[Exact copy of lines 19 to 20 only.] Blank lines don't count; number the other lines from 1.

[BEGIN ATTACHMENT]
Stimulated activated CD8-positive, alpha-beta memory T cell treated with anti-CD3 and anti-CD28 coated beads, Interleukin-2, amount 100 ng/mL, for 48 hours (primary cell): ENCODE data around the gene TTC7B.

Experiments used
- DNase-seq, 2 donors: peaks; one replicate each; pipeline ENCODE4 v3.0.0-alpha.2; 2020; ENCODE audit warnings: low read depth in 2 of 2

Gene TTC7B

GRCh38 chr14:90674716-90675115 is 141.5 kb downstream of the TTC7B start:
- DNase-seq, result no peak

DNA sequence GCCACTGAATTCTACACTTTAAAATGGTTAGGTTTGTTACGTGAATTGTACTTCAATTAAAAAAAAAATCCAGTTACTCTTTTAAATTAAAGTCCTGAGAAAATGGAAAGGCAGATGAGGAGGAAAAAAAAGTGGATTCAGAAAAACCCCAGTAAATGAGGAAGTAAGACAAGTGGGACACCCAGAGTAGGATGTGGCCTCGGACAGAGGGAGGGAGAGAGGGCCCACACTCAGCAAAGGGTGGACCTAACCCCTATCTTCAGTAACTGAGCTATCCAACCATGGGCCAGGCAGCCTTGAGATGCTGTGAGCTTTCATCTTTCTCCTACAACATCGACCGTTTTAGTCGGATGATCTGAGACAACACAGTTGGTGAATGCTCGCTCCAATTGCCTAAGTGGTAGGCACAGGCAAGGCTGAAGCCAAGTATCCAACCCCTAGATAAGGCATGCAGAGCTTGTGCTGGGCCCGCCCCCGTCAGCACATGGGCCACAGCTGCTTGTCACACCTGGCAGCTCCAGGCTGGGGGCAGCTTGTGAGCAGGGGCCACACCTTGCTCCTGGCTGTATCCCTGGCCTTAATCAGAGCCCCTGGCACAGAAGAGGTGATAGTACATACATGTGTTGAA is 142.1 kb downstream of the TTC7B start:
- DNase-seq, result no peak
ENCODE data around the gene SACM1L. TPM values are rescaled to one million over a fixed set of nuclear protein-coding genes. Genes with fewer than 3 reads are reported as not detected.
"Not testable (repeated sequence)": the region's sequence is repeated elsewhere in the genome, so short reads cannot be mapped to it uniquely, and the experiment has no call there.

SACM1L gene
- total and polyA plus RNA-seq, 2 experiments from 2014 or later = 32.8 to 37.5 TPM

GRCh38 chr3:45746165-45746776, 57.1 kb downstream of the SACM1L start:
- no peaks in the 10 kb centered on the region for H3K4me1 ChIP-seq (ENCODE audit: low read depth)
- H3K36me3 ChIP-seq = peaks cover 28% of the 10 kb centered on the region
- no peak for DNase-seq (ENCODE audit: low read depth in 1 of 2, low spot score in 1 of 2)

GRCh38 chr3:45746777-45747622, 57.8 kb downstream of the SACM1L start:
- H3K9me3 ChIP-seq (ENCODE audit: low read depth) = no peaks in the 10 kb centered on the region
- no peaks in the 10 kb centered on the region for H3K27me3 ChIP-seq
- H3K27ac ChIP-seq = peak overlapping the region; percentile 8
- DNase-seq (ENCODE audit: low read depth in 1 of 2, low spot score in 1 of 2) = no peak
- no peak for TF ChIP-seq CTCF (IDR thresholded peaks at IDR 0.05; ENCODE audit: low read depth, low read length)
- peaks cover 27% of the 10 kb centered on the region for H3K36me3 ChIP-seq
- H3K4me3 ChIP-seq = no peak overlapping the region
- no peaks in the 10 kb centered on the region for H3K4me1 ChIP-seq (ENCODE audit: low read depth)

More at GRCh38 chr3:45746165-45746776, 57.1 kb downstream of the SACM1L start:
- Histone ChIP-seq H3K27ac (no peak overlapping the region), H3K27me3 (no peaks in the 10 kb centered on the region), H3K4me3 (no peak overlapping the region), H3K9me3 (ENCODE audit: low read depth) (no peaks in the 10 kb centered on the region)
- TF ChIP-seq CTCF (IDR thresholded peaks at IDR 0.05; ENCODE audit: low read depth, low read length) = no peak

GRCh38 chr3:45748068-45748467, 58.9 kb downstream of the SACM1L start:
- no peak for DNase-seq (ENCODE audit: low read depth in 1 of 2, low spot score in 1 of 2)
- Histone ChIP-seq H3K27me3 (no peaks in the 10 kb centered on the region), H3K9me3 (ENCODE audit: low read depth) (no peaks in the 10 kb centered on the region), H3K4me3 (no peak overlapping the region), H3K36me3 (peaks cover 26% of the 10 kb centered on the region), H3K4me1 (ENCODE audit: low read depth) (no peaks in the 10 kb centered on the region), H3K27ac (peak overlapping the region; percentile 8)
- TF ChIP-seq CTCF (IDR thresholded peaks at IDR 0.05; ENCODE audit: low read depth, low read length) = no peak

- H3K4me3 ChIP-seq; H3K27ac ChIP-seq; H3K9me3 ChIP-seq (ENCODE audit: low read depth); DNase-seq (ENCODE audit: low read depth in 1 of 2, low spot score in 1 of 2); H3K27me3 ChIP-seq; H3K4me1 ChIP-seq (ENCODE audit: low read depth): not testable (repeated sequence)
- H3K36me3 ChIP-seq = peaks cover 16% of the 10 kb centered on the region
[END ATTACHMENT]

- no peaks in the 10 kb centered on the region for H3K27me3 ChIP-seq
- H3K27ac ChIP-seq = peak overlapping the region; percentile 8